5 Tips for Gardening with Toddlers


My son just turned two, and playing in the dirt has always been one of his favorite activities. I decided it was time for my (almost) 2 year old to put his dirt playing skills to good use and have a little lesson in gardening. The best part? It turns out that he is a great garden assistant, and I love that he is cultivating an appreciation for plants and creatures at such a young age! Here are our tips to making gardening with toddlers fun and educational.

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1. Toddler-Sized Garden Tools: Kids want to have tools that look just like yours. We grabbed the Kids Hand Tool Set, complete with a trowel, rake, and shovel that are the perfect size for his chubby little paws. We also picked up a miniature watering can that is not too heavy for Maxwell to hold even when it is full of water. Also, the Kids Red Wheelbarrow is a huge hit for moving lots of dirt (or tools or trucks or rocks) from location to location.

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2. Make a spot in the garden just for your toddler: It can be a dedicated section of your garden or even one small planter box. Find a spot in your yard where your toddler is free to dig in the dirt as much as he or she wants, and keep their tools nearby.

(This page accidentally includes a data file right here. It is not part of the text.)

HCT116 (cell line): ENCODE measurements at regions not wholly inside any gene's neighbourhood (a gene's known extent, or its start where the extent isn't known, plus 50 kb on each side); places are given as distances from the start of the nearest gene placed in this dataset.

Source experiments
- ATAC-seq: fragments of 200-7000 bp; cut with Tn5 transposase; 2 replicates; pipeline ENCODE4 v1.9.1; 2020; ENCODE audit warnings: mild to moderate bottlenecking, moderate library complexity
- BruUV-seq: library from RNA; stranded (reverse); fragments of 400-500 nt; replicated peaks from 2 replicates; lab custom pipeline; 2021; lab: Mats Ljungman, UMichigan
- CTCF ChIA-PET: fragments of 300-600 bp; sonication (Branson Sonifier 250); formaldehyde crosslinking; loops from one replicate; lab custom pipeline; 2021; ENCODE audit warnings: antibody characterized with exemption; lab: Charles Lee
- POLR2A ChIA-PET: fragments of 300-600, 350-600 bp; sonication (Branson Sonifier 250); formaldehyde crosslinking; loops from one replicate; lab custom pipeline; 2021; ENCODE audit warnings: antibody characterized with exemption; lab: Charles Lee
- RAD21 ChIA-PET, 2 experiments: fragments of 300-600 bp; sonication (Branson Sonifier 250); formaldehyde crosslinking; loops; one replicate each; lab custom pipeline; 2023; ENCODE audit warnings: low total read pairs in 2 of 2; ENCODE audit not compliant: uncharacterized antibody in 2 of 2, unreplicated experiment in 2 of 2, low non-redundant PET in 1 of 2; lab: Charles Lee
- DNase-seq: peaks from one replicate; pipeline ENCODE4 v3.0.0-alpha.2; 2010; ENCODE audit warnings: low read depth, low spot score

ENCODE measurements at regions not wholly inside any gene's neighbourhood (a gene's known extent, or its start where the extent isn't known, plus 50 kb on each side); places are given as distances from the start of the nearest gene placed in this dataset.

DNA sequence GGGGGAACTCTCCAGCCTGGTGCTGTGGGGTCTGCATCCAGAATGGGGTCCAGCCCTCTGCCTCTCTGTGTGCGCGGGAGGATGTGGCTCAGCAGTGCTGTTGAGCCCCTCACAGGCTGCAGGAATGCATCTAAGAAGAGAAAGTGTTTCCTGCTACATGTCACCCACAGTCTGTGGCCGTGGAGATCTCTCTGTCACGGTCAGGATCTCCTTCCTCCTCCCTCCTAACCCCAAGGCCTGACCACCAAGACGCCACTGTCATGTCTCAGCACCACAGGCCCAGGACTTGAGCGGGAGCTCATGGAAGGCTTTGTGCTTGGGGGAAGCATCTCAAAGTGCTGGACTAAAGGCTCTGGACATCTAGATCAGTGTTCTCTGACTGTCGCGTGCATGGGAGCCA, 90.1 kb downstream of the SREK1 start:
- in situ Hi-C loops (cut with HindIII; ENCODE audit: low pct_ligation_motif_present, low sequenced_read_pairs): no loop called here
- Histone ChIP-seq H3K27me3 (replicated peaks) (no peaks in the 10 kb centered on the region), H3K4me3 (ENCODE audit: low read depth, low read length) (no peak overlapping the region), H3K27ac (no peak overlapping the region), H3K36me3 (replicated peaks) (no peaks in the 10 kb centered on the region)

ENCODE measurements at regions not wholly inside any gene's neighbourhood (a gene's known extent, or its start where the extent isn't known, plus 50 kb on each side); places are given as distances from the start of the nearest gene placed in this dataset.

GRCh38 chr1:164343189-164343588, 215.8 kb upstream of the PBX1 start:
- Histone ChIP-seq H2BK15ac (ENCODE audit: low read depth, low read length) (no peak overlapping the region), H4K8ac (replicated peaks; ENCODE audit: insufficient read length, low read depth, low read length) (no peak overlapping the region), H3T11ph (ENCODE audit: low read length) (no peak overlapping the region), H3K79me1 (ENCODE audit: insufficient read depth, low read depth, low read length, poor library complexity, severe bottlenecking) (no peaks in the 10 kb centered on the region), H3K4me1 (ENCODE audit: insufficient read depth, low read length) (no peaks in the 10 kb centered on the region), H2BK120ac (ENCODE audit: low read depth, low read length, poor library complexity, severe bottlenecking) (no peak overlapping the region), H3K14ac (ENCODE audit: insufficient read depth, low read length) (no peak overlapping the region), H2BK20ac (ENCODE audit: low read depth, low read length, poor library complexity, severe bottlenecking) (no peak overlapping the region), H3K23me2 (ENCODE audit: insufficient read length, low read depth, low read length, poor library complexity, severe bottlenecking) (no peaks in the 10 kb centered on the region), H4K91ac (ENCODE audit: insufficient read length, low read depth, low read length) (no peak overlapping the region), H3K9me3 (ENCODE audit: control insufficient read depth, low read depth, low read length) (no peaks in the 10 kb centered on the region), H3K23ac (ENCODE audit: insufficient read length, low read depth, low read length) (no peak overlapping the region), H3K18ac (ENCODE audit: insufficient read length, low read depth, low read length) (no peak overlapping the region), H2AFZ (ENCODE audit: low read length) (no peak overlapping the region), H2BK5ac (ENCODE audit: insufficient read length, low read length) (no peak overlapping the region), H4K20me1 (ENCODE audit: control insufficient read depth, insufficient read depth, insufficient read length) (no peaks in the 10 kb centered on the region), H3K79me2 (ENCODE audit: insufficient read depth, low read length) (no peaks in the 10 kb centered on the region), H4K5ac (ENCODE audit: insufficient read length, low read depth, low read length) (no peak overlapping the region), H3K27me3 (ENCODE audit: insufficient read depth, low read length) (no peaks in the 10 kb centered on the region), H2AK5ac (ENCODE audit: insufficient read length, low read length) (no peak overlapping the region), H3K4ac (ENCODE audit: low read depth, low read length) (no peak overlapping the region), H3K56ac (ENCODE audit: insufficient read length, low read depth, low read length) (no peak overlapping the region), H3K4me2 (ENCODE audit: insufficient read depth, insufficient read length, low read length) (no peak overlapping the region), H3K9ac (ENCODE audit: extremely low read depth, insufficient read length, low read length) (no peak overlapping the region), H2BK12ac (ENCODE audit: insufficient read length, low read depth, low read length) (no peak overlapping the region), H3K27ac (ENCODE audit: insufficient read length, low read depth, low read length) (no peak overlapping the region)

3. Plant a few veggies in pots: Like I said above, my son loves to dig in the dirt, which is a great skill, but he is not always so gentle with newly planted plants or seedlings. This is why I like to have a dedicated dirt plowing and digging section for Maxwell; I also have a few potted plants for him to tend and grow. We used the blue and green pots and the pea, carrot, and radish seeds for planting. We also bought an extra set of the pots to keep in the dedicated digging section of the garden so that he can fill them up with dirt and dump them out to his heart’s content. (It also ensures that the potted veggies stay safe).

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4. Give age-appropriate tasks: Maxwell just turned two and loves for me to give him jobs. Maxwell’s garden jobs include things like filling up dedicated pots with dirt or watering certain plants, or even finding doodle bugs or earthworms. When we actually planted the seeds, he loved picking out the seeds and digging the tiny hole with his finger, and then covering the seeds with dirt. You know your child best, so start out with small tasks and give more complicated gardening tasks as you see fit.

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5. Have fun and get dirty: Gardening is a dirty task, so don’t worry if your little one gets dirt everywhere! I usually take Max straight to the sink for a quick rinse after gardening, or if it’s warm enough out, just use the hose!


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